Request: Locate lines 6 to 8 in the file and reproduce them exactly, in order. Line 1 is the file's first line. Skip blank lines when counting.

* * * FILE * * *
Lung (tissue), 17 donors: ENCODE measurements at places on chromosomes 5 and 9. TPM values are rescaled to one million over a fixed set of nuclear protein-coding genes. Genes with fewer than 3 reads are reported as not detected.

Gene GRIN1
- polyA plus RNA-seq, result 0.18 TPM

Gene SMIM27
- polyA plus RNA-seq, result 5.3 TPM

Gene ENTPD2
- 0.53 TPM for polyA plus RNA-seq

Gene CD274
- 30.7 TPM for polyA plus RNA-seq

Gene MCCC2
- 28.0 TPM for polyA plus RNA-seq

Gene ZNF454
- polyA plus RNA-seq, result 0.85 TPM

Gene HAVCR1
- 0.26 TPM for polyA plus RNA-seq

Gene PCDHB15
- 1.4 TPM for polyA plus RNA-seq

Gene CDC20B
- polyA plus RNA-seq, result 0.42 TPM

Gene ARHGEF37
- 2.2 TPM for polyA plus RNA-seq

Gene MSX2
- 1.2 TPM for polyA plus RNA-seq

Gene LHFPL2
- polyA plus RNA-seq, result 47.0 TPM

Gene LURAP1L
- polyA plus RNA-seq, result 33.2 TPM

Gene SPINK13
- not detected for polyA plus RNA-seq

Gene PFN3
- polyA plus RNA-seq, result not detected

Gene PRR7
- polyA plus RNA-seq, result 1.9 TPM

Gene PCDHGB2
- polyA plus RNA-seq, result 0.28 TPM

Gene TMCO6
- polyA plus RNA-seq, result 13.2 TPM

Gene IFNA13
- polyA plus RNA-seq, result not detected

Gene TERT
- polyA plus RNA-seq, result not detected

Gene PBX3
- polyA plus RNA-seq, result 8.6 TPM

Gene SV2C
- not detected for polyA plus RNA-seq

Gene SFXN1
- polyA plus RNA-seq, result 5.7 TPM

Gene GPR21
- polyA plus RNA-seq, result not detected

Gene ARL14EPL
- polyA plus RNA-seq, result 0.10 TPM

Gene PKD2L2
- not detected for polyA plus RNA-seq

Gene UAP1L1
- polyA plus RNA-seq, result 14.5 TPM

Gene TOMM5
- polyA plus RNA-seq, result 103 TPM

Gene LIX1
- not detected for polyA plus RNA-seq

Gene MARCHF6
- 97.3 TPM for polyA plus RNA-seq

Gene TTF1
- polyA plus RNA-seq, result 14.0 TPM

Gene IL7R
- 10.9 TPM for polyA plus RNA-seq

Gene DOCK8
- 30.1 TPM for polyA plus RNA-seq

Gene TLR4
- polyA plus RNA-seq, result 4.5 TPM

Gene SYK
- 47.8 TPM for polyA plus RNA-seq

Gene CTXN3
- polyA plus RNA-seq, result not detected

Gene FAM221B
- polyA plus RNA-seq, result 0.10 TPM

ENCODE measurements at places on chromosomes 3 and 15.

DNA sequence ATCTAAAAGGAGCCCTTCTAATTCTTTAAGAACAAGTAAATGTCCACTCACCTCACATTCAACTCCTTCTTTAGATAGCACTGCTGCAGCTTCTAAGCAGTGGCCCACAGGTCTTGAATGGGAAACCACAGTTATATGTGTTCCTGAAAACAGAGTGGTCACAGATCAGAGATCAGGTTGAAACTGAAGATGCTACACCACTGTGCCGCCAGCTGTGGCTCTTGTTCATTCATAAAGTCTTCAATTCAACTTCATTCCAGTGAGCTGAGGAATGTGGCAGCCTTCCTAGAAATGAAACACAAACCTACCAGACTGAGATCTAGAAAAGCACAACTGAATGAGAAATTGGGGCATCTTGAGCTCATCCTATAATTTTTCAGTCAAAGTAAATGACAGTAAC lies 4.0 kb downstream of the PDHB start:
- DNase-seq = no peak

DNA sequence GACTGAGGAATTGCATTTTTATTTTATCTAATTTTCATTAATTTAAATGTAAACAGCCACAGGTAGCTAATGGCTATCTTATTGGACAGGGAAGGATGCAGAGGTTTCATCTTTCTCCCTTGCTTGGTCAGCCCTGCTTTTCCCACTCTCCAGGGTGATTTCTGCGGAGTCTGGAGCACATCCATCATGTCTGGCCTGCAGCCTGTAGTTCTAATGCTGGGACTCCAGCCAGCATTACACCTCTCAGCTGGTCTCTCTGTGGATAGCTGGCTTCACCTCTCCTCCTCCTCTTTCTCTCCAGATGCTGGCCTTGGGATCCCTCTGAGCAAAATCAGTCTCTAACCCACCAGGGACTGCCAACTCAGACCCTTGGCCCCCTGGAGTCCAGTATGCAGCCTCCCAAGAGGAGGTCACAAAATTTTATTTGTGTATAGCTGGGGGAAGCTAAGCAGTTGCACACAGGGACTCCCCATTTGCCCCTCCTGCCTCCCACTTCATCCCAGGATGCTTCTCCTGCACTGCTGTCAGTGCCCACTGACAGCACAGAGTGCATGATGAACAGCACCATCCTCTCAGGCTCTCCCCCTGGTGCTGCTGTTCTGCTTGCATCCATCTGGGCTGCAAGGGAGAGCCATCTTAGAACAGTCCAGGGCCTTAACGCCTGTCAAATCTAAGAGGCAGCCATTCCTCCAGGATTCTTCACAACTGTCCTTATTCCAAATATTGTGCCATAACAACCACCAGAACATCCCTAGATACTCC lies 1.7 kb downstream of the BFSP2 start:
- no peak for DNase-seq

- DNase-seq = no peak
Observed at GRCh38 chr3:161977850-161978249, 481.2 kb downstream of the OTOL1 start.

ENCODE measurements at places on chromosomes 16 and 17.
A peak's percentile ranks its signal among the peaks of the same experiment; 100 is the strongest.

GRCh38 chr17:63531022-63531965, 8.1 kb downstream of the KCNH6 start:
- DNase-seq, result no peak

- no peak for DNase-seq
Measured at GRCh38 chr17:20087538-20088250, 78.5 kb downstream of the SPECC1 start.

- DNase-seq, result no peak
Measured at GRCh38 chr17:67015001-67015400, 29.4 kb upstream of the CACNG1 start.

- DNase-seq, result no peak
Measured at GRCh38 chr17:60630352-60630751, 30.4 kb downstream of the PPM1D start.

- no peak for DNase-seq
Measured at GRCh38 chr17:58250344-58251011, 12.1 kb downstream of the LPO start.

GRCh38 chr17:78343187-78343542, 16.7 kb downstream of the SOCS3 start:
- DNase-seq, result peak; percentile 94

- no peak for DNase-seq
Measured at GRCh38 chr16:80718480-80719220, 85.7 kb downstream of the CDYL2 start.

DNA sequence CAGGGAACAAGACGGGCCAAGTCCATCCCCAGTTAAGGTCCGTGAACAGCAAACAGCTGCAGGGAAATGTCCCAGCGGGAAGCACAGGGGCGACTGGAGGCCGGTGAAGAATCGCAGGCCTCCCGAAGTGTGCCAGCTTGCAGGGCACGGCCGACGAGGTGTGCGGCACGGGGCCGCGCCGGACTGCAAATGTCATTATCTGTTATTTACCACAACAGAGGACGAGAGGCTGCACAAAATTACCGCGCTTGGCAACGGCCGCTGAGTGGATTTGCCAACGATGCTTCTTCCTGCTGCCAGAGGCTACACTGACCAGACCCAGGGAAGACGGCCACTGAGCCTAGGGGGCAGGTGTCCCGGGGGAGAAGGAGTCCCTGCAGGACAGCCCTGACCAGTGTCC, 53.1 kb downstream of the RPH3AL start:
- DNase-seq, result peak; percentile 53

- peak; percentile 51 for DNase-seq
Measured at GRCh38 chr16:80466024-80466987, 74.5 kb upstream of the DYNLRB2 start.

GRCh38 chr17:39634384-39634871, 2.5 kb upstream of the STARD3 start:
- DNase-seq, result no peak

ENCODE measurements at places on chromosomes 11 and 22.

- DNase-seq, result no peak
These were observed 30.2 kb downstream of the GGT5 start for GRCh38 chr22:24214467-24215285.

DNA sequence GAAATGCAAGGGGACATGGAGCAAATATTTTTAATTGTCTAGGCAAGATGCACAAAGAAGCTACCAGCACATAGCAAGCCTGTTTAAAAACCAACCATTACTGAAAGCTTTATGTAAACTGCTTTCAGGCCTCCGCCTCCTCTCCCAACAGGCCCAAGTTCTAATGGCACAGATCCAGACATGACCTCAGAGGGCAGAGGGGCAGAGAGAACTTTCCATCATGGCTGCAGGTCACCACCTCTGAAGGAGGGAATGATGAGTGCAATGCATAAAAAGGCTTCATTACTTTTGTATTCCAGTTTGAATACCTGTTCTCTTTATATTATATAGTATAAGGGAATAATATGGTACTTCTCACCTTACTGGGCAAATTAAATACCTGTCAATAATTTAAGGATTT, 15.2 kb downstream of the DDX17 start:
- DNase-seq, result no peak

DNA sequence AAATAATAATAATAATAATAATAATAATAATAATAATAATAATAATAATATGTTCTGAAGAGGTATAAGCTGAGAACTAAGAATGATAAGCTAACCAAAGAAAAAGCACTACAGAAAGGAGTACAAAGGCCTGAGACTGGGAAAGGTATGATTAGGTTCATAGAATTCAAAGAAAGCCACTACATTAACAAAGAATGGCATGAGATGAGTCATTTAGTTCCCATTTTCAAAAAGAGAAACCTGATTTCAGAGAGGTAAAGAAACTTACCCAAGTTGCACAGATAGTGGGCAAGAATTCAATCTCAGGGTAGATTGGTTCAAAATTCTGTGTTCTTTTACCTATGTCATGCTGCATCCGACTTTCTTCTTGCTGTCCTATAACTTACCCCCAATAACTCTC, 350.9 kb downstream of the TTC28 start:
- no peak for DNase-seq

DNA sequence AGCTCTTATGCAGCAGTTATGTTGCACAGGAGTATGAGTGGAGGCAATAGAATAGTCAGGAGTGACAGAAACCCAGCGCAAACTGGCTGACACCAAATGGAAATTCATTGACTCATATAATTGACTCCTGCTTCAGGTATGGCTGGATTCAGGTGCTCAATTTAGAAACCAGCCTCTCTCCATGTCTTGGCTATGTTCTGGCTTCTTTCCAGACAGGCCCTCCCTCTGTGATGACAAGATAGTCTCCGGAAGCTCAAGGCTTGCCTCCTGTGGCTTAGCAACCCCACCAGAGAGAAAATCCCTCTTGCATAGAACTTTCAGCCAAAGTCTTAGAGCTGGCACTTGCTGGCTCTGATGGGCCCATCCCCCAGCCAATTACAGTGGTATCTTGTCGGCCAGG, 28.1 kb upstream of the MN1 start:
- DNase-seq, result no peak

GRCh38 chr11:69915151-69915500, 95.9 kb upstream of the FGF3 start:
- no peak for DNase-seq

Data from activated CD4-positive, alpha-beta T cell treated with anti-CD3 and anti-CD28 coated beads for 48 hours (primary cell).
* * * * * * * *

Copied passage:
Gene ENTPD2
- 0.53 TPM for polyA plus RNA-seq

Gene CD274